Ancient Monuments

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Two early Christian memorial stones 195m north of Welltown

A Scheduled Monument in Cardinham, Cornwall

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Latitude: 50.4808 / 50°28'50"N

Longitude: -4.6285 / 4°37'42"W

OS Eastings: 213608.2474

OS Northings: 67852.669622

OS Grid: SX136678

Mapcode National: GBR N6.M4WT

Mapcode Global: FRA 176S.DLZ

Entry Name: Two early Christian memorial stones 195m north of Welltown

Scheduled Date: 22 April 1932

Source: Historic England

Source ID: 1006673

English Heritage Legacy ID: CO 152

County: Cornwall

Civil Parish: Cardinham

Traditional County: Cornwall

Lieutenancy Area (Ceremonial County): Cornwall

Church of England Parish: Cardynham

Church of England Diocese: Truro


The monument includes two early Christian memorial stones, situated at a crossroads of minor roads leading to Mount and Cardinham. The first stone measures approximately 1.5m high, 0.3m wide and 0.3m thick. It is of roughly hewn granite and has four modern drilled holes. It bears an inscription in two lines of capital letters which reads 'VAILATHI FILI VROCHANI'. The stone was moved to its current location from Welltown where it stood beside an outbuilding.

The second stone survives as an earthfast pillar which has been split lengthwise. It measures approximately 1.7m high, 0.3m wide and 0.2m thick. This stone bears the inscription 'ORATE PRO EP iScopus Titus', as recorded by Macalister, who also noted a possible crucifix inscribed above. No documentary trace of a Bishop Titus has yet been found, and only some of the letters are now clearly visible. This stone was moved to its current location from Tawna Lane where it was being used as a gatepost. Both stones were first recorded by Langdon in1906 and relocated to their current locations in 1932.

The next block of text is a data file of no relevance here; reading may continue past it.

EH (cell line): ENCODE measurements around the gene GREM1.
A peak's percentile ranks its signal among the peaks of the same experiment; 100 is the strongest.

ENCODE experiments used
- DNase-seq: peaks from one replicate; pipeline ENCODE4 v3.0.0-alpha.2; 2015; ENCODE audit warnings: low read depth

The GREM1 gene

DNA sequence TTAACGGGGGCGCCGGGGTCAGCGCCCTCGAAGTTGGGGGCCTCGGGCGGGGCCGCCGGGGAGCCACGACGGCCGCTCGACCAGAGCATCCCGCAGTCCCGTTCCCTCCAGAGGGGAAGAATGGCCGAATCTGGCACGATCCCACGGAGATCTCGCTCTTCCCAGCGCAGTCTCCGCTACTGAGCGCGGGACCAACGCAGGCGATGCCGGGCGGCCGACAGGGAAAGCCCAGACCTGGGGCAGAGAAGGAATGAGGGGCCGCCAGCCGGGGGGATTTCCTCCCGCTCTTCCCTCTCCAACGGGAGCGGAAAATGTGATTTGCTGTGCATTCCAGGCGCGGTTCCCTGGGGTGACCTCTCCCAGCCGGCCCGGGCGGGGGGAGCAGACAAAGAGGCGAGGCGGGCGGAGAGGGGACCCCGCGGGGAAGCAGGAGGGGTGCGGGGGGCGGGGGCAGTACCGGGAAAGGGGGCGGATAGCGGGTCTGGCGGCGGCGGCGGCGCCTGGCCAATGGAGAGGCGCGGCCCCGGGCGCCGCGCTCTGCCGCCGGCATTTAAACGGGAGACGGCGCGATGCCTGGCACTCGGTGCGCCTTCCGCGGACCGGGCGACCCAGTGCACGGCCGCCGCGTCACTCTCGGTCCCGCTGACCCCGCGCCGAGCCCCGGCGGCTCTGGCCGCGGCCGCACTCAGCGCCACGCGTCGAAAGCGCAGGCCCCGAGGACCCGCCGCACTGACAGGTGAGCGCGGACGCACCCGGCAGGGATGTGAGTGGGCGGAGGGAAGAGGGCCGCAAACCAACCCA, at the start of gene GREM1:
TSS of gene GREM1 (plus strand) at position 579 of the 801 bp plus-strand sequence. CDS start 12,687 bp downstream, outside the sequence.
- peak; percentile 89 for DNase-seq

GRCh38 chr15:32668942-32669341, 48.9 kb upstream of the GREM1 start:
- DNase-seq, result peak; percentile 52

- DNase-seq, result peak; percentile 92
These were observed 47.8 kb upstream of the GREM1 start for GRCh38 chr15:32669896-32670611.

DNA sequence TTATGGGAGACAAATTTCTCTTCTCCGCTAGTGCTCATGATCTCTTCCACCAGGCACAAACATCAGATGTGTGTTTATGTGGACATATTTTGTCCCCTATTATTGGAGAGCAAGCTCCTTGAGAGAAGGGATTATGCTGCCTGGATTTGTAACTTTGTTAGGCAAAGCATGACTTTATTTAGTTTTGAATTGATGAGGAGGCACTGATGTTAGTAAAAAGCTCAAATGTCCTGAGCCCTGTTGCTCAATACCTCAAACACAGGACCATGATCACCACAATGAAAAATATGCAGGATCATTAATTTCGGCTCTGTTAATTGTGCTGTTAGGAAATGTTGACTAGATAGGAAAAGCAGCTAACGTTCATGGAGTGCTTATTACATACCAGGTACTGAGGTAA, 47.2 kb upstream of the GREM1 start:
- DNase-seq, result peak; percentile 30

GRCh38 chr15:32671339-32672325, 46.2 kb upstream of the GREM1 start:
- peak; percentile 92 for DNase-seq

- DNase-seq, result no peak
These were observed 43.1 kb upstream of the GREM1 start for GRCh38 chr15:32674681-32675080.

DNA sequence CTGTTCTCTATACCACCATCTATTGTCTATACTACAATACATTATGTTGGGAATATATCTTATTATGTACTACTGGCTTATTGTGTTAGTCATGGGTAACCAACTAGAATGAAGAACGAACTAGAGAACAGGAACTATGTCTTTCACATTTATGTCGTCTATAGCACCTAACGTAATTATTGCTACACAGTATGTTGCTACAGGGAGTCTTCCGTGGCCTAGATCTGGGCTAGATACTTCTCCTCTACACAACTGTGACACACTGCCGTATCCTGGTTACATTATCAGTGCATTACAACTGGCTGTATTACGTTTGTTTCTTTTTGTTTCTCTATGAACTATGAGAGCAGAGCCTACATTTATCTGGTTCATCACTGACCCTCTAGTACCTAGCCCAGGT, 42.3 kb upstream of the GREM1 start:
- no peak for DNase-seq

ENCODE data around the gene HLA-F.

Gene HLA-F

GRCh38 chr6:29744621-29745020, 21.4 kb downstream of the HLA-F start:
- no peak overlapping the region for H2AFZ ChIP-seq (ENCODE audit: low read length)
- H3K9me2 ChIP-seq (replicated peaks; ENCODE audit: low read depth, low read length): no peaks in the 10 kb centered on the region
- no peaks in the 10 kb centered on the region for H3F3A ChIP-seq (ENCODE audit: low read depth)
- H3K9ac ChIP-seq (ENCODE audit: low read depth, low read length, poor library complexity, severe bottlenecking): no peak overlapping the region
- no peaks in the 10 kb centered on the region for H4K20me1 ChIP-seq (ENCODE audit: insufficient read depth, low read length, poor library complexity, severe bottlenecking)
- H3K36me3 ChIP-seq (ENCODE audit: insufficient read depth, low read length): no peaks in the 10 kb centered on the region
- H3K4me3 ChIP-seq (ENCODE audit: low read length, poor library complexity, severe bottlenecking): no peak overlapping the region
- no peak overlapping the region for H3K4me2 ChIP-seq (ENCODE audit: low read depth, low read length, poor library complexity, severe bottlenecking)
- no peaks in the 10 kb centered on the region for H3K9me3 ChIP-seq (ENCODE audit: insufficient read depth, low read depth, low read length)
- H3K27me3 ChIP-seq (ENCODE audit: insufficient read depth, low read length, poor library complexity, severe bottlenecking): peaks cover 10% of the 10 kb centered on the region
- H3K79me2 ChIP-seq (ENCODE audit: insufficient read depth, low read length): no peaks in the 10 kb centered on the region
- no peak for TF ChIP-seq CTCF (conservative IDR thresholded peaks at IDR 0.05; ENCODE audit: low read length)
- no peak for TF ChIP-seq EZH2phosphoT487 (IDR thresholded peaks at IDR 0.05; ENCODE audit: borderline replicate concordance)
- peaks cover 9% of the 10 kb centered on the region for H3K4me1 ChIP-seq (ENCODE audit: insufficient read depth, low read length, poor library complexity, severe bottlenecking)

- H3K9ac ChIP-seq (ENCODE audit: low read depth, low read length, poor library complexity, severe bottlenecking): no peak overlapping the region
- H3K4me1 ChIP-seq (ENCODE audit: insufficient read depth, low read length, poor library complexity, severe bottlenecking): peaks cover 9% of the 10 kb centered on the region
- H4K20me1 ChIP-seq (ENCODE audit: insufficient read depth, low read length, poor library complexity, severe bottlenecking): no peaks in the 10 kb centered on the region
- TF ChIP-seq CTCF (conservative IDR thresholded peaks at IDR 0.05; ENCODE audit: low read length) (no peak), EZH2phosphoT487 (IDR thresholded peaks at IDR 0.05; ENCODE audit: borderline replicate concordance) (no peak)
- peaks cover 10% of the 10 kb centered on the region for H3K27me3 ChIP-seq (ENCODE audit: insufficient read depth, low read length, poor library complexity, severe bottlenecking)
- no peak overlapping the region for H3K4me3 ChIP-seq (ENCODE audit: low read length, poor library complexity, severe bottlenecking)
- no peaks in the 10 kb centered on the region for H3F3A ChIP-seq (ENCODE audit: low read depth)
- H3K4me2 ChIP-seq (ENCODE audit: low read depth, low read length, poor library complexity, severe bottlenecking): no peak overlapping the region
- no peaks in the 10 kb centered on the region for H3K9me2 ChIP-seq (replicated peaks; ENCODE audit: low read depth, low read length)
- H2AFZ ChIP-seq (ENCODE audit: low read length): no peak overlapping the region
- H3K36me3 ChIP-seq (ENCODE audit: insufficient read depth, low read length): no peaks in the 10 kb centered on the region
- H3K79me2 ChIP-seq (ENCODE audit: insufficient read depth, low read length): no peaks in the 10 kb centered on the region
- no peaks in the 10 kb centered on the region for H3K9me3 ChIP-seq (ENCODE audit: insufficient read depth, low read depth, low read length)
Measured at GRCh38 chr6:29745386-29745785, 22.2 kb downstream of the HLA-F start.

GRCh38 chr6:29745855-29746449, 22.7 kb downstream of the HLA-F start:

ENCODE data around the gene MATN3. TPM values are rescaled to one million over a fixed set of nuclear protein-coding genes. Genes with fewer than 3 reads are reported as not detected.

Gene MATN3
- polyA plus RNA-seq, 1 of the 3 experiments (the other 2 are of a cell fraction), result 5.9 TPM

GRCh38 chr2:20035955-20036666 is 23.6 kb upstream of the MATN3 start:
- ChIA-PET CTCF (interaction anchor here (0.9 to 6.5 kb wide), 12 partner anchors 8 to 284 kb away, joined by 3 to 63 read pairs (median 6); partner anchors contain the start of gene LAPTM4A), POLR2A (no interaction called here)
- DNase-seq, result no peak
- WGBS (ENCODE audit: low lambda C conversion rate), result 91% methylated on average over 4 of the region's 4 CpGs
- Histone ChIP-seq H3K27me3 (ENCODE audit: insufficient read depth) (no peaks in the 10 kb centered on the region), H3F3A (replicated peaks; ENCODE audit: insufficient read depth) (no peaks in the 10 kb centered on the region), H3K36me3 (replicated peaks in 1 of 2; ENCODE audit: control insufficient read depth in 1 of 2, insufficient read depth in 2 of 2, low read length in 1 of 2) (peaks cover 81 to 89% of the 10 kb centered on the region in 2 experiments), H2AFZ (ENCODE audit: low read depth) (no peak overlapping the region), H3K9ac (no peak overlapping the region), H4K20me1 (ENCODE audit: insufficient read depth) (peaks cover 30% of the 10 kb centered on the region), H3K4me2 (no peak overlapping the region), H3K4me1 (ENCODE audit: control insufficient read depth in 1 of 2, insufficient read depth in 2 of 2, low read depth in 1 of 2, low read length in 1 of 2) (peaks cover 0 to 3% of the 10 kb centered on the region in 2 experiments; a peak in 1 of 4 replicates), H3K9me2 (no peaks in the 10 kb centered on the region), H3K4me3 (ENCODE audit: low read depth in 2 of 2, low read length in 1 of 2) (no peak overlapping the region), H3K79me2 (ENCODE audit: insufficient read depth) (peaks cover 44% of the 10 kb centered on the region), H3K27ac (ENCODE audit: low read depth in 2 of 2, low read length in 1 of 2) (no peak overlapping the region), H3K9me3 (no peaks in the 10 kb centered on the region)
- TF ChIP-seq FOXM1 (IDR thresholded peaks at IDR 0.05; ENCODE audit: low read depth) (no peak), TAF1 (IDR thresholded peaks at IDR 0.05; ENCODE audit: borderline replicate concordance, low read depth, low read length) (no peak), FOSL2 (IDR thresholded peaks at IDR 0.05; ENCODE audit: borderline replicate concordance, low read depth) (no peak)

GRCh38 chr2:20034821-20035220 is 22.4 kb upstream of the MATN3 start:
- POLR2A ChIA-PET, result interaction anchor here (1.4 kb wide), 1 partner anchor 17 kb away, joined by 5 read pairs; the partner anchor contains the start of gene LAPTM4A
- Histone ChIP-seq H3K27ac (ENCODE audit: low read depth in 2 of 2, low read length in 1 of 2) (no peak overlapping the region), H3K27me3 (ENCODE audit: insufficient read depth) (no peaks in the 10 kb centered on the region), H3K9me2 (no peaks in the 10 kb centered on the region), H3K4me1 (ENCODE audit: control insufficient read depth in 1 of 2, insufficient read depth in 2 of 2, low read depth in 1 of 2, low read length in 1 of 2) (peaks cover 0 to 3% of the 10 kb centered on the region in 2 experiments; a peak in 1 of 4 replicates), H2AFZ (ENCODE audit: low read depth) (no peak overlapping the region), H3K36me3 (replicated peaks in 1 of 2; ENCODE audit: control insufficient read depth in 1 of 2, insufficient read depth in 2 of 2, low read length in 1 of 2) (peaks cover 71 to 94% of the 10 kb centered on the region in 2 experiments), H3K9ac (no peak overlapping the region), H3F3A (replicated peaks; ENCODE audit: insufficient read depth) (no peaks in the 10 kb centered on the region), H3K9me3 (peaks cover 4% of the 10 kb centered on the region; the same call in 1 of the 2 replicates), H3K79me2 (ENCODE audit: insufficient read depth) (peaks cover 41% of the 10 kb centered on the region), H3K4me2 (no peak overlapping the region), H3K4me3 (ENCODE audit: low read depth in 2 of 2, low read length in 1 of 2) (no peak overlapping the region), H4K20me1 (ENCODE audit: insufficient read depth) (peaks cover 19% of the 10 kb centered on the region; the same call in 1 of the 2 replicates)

Sources: HER:-
PastScape Monument No:-432547

Source: Historic England

Reasons for Scheduling

Early Christian memorial stones are inscribed free-standing stones commemorating named individuals and dating to the early medieval period (c.AD 400-1100). The stones are erect, roughly dressed or undressed slabs, bearing incised inscriptions, usually set in one or more vertical lines down one face of the slab, although in four examples the text runs horizontally across the slab. All except two recorded texts are in Latin and, depending on their date, may be inscribed in a script of Romanised capitals or an insular form of lower case lettering called miniscules, or a mixture of the two. Six stones also have inscriptions in an Irish script called ogham. Most inscriptions are simple, bearing a personal name and often stating a family relationship, such as `filii' (son of), to another personal name. Fourteen stones contain elements of the simple inscriptions within a longer, complex inscriptive formula, often including the phrase `hic iacet' (here lies). Additional decoration is found on very few stones and usually comprises a cross within a circle. Early examples, prior to the eighth century AD, may bear an early Christian symbol called a Chi Rho monogram, compounding the first two Greek letters of the name `Christ'. Early Christian memorial stones are largely restricted to areas which retained Celtic traditions during the early medieval period, with at least 139 recorded from Wales. In England, they are almost entirely confined to the south-west peninsula; of the 56 recorded examples, 37 occur in Cornwall, 11 in Devon, a group of 5 in Dorset, and single examples in Somerset, Hampshire and Shropshire. These are a very rare and diverse class of monument important for our understanding of the social organisation and the development of literacy and Christianity during the early medieval period. Despite having been relocated for their protection, the two early Christian memorial stones 195m north of Welltown are a rare and unusual survival.

Source: Historic England

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